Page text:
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Global Exchange against child slavery in production of chocolate
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Saturday, 23 February 2002
San Francisco - As the world celebrated the Valentine’s Day, the international human rights organisation, Global Exchange, launched a grassroots Fair Trade Cocoa Campaign to pressure the chocolate industry to take substantial steps to help end modern day child slavery and poverty wages in the production of cocoa.
“When most people bite into a piece of chocolate this Valentine’s Day, it is unlikely that they will consider where the chocolate comes from. If they knew, it probably wouldn’t taste as sweet,” says Deborah James, Fair Trade Director at San Francisco-based Global Exchange.

Recent investigations have uncovered a re-emergence of child slavery and oppressive labour conditions in the cocoa fields of the Ivory Coast, the origin of 43% of the world’s chocolate. In recent years approximately 15,000 children aged 9 to 12 have been sold into forced labour on cotton, coffee and cocoa plantations in the north of the country, according to the US State Department.

In San Francisco, the citizens held protests and rallies to call on See’s Inc., one of the largest Valentine’s Day retailers, to take immediate steps to end child slavery in the cocoa fields. Similar actions were planned in Los Angeles, San Diego, Portland, Phoenix and Seattle, among other cities.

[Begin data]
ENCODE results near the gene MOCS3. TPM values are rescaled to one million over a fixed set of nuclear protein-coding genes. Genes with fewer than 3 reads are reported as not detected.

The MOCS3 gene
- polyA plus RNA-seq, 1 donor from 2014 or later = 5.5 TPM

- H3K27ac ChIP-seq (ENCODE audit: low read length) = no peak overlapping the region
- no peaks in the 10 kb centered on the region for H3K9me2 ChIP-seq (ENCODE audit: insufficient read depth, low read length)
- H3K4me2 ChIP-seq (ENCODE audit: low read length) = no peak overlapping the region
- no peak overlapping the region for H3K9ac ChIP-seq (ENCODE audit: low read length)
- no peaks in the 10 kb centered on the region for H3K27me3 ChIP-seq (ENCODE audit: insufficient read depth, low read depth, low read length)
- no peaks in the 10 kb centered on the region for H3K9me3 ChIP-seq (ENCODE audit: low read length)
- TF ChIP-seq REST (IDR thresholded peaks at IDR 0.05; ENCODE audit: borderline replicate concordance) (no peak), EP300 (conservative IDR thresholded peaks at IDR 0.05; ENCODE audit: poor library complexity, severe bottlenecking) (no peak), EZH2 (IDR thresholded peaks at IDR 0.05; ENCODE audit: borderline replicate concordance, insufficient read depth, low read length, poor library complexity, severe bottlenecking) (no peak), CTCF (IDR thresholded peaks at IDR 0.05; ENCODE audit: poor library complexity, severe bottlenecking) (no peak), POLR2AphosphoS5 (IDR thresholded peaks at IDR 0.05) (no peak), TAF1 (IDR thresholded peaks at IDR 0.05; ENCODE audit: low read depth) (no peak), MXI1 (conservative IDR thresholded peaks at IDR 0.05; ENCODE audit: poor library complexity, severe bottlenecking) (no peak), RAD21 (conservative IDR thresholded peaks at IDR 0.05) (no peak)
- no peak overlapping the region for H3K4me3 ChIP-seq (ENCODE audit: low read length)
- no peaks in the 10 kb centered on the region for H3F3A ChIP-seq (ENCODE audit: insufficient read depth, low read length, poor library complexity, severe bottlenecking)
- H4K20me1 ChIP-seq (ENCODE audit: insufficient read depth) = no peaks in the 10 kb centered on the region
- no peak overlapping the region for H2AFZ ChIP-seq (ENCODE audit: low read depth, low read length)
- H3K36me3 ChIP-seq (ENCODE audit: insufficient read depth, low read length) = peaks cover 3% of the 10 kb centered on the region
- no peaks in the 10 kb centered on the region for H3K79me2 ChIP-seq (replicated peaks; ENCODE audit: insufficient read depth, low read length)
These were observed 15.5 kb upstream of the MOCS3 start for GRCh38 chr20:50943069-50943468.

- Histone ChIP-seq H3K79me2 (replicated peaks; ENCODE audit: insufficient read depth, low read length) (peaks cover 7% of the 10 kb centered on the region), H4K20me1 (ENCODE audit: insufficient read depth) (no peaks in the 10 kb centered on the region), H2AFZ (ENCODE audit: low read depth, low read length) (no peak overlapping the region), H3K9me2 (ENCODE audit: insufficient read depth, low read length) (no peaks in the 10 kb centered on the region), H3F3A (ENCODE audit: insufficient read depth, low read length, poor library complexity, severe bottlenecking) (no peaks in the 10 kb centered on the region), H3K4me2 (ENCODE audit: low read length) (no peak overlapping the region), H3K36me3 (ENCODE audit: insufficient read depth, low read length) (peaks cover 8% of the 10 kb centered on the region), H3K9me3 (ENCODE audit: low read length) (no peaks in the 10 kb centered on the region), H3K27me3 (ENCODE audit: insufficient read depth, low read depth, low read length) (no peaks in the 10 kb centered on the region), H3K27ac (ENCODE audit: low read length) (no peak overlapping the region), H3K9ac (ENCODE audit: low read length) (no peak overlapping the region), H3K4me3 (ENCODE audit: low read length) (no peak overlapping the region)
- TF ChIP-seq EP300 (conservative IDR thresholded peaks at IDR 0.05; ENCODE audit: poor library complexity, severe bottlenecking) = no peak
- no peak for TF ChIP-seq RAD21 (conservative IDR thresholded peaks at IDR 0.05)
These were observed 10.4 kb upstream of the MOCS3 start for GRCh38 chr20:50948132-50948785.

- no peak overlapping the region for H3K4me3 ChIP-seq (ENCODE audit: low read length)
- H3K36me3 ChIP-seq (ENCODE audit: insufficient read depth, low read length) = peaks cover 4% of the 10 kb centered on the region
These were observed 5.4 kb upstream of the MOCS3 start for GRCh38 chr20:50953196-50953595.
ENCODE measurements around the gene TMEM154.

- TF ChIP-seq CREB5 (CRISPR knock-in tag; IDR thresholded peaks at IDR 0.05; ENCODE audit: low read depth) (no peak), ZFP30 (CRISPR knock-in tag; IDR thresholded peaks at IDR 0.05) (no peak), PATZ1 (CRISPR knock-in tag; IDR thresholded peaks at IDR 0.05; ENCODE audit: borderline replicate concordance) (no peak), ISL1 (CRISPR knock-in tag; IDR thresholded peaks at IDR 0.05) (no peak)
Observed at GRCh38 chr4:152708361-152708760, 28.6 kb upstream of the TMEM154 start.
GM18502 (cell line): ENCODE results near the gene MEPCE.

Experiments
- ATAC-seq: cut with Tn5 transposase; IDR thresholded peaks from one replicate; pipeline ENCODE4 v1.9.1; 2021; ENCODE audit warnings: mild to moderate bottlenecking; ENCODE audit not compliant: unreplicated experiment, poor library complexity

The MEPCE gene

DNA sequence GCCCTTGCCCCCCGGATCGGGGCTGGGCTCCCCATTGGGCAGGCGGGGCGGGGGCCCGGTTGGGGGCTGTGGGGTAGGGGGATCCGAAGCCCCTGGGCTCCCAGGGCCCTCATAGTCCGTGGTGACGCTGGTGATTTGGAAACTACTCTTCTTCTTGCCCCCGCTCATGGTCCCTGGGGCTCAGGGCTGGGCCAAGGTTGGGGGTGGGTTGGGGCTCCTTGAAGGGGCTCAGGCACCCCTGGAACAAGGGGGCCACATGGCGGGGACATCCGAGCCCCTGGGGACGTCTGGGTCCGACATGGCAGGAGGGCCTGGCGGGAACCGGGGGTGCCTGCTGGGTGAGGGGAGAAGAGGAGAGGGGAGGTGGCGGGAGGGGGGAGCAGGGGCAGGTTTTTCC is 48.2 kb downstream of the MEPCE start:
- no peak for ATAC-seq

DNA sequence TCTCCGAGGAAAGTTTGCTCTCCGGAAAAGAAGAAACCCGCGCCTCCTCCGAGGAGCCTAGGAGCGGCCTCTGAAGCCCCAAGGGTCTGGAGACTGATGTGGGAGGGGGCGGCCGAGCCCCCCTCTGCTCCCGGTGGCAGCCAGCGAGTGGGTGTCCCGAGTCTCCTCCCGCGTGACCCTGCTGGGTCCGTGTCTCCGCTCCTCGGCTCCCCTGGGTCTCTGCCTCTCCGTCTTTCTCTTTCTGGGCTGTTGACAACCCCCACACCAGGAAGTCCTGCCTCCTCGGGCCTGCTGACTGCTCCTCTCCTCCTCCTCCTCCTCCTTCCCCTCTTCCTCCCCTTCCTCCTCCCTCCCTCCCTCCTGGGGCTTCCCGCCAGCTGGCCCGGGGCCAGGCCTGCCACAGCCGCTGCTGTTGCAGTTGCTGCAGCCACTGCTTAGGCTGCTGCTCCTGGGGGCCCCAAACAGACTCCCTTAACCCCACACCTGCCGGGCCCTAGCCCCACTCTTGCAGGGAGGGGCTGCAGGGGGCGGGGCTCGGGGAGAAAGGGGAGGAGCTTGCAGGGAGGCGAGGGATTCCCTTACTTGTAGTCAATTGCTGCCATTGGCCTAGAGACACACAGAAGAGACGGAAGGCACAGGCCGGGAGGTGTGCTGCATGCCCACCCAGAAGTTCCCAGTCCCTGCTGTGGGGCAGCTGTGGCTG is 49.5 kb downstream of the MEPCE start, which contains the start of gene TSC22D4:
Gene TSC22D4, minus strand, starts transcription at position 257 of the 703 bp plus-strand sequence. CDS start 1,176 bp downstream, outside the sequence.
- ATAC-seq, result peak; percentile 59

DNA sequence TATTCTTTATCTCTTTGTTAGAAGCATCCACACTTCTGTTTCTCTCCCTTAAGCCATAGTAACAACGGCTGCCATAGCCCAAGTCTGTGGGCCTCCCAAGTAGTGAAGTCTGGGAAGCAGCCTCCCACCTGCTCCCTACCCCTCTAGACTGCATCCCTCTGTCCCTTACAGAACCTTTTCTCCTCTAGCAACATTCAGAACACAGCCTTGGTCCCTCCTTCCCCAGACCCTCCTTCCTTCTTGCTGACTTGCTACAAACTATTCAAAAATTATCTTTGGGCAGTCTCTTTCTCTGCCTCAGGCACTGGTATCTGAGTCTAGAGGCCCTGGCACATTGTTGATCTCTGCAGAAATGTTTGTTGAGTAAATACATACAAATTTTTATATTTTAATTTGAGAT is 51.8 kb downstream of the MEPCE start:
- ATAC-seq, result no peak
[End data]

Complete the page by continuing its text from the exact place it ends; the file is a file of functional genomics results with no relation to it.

Cocoa prices are currently in a slump, a casualty of global overproduction. In order to maintain their profits, plantation owners in developing countries have turned to child slavery and paying adult workers poverty wages in order to keep the price of labour down.

“We are asking US chocolate companies like See’s Candies, Inc. to help end child slavery and unfair labour practices by buying at least 5% of their chocolate as Fair Trade Certified. Because of the low prices they pay for cocoa and their immense profits from the chocolate they sell, these corporations are benefiting from child slavery and unjust labour conditions. If the corporations really wanted to abolish child slavery and worker exploitation, they have the power to do so,” adds James.

Recently Rep. Eliot Engel (D-NY) had called on the Food and Drug Administration (FDA) to establish a voluntary labelling system to indicate which brands of chocolate were produced without the use of child labour. In addition, Sen. Tom Harkin (D-IA) introduced an amendment to the Agriculture Appropriations Bill to suspend federal subsidies for the US chocolate industry unless child slavery practices are stopped.

Source: CHILD LABOUR NEWS SERVICE, Feb. 15, 2002
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